69. Peterson K.M., Aly A., Lerman A. et al. Improved survival of mesenchymal stromal cell after hypoxia preconditioning: role of oxidative stress. Life Sci. 2011; 88 (1-2): 65-73.
  70. Koopman G., Reutelingsperger C.P., Kuijten G.A. et al. Annexin V for flow cytometric detection of phosphatidylserine expression on B cells undergoing apoptosis. Blood. 1994; 84 (5): 1415-1420.
  71. Sah N.K., Khan Z., Khan G.J., Bisen P.S. Structural, functional and therapeutic biology of survivin. Cancer Lett. 2006; 244 (2): 164-171.
  72. Men'shchikova E.B., Lankin V.Z., Zenkov N.K. etc. Okislitel'nyi stress. Prooksidanty i antioksidanty [Oxidative Stress. Prooxidants and Antioxidants]. Moscow, Firma «Slovo», 2006. 556 p.
  73. Efimenko A., Starostina E., Kalinina N., Stolzing A. Angiogenic properties of aged adipose derived mesenchymal stem cells after hypoxic conditioning. J. Transl. Med. 2011; 9: 10.
  74. Hollenbeck S.T., Senghaas A., Komatsu I. et al. Tissue engraftment of hypoxic-preconditioned adipose-derived stem cells improves flap viability. Wound Repair Regen. 2012; 20(6): 872-878.
  75. Zhu H., Chen X., Deng L. Effects of hypoxic preconditioning on glucose metabolism of rat bone marrow mesenchymal stem cells. Zhongguo Xiu Fu Chong Jian Wai Ke Za Zhi. 2011; 25(8): 1004-1007.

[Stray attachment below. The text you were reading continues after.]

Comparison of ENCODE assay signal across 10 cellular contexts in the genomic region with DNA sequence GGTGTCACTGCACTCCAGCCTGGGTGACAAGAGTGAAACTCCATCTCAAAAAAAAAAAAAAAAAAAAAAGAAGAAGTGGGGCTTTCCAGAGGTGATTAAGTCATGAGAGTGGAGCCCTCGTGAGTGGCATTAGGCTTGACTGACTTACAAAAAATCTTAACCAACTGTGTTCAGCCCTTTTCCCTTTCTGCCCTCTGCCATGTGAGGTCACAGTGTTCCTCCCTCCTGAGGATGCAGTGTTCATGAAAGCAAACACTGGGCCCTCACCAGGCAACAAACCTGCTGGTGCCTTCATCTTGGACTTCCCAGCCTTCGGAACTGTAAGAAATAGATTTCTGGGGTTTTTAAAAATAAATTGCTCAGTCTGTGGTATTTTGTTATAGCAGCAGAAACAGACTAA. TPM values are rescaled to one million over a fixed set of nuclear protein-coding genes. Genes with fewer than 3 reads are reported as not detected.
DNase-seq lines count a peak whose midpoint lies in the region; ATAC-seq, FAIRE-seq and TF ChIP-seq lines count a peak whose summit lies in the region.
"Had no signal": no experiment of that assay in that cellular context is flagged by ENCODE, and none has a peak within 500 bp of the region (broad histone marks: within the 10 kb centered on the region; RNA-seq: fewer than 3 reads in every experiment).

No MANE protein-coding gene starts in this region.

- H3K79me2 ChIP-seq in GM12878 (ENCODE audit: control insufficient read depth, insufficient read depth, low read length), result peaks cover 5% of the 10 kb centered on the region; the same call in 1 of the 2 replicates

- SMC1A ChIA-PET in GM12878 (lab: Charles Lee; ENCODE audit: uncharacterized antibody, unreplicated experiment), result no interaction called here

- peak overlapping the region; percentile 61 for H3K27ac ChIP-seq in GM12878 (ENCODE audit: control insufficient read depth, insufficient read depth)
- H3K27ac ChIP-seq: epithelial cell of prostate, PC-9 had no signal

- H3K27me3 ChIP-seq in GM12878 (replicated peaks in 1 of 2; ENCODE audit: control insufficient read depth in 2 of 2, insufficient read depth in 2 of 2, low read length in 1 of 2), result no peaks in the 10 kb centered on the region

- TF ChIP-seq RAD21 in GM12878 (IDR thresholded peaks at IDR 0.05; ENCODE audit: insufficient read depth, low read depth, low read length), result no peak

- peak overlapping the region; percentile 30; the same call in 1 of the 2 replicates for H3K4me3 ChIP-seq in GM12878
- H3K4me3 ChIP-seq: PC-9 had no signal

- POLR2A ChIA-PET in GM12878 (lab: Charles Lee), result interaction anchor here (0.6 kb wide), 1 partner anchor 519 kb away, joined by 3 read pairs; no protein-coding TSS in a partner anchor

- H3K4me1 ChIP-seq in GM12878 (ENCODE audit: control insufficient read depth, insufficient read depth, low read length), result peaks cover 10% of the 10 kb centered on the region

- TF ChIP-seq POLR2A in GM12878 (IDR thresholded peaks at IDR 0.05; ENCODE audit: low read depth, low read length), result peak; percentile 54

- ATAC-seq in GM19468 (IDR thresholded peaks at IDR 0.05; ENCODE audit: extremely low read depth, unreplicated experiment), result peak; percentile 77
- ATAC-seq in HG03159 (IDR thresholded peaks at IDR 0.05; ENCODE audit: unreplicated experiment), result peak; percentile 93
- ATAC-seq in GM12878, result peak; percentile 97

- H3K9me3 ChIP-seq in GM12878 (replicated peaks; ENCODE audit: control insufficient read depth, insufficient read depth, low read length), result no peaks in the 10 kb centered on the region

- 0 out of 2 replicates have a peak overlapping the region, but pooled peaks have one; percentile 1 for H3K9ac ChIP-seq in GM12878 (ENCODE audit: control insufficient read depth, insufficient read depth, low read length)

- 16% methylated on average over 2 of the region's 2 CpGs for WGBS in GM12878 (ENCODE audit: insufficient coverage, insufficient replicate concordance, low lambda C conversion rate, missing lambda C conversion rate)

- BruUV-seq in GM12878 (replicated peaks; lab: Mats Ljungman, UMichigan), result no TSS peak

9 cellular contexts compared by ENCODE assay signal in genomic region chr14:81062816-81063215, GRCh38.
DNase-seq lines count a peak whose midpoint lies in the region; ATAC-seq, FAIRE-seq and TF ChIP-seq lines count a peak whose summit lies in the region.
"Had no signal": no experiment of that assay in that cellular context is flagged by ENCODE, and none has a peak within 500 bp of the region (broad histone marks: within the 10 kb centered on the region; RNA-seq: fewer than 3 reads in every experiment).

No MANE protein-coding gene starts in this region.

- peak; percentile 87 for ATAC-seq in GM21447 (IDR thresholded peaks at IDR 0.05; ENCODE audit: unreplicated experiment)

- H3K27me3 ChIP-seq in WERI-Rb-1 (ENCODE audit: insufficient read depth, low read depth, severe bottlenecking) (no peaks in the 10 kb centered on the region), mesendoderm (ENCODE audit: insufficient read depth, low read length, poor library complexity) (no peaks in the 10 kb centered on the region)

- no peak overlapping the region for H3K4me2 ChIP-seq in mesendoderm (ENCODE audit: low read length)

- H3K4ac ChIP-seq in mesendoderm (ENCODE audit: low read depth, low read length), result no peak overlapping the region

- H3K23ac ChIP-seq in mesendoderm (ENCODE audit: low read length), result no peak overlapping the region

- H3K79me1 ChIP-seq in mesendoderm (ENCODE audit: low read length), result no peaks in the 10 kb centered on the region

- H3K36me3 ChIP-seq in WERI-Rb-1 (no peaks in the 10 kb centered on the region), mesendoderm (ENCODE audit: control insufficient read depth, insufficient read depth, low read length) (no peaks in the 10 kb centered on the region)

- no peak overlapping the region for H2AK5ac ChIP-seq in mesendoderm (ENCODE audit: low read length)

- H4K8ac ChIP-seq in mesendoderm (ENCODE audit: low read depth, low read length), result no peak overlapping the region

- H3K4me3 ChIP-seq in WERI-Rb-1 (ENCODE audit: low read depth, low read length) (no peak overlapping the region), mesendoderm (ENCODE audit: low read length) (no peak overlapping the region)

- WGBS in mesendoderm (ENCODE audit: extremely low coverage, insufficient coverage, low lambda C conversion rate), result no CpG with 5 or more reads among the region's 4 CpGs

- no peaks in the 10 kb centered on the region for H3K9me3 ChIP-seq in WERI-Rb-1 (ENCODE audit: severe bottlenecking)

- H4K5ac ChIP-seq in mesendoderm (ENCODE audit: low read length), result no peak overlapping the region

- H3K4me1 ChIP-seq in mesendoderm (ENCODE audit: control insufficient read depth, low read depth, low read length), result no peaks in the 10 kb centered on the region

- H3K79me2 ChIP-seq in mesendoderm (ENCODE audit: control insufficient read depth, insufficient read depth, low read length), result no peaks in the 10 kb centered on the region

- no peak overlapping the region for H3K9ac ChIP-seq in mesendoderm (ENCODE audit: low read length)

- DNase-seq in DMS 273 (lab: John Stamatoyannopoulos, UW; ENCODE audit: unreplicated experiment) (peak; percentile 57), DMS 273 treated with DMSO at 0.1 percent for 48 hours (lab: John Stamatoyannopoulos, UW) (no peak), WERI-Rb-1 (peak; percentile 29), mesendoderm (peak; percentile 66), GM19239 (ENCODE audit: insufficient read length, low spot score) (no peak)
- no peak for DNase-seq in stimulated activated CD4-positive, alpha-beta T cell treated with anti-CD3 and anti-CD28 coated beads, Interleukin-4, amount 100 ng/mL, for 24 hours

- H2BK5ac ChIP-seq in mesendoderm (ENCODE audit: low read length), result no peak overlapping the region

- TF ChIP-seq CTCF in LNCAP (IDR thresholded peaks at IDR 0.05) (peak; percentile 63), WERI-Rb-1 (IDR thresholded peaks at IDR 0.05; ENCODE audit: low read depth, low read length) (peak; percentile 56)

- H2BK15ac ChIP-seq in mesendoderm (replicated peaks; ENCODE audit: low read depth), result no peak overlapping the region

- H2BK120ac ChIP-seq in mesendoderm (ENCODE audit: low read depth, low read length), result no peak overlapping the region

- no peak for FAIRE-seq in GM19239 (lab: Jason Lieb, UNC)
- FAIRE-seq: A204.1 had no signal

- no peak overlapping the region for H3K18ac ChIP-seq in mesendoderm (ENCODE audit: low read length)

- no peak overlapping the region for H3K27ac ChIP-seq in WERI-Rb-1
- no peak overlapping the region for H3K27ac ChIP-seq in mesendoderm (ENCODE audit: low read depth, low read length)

76. Sen G.L., Wehrman T.S., Blau H.M. mRNA translation is not a prerequisite for small interfering RNA-mediated mRNA cleavage. Differentiation. 2005; 73(6): 287-293.
  77. Ong L.L., Li W., Oldigs J.K. et al. Hypoxic/normoxic preconditioning increases endothelial differentiation potential of human bone marrow CD133+ cells. Tissue Eng. Part C Methods. 2010; 16 (5): 1069-1081.
  78. Horn P.A., Tesch H., Staib P. et al. Expression of AC133, a novel hematopoietic precursor antigen, on acute myeloid leukemia cells". Blood. 1999; 93 (4): 1435-1437.
  79. Peichev M., Naiyer A.J., Pereira D. et al. Expression of VEGFR-2 and AC133 by circulating human CD34+ cells identifies a population of functional endothelial precursors. Blood. 2000; 95(3): 952-958.
  80. Sanai N., Alvarez-Buylla A., Berger M.S. Neural stem cells and the origin of gliomas. N. Engl. J. Med. 2005; 353 (8): 811-822.
  81. Oh J.S., Ha Y., An S.S. et al. Hypoxia-preconditioned adipose tissue-derived mesenchymal stem cell increase the survival and gene expression of engineered neural stem cells in a spinal cord injury model. Neurosci. Lett. 2010; 472 (3): 215-219.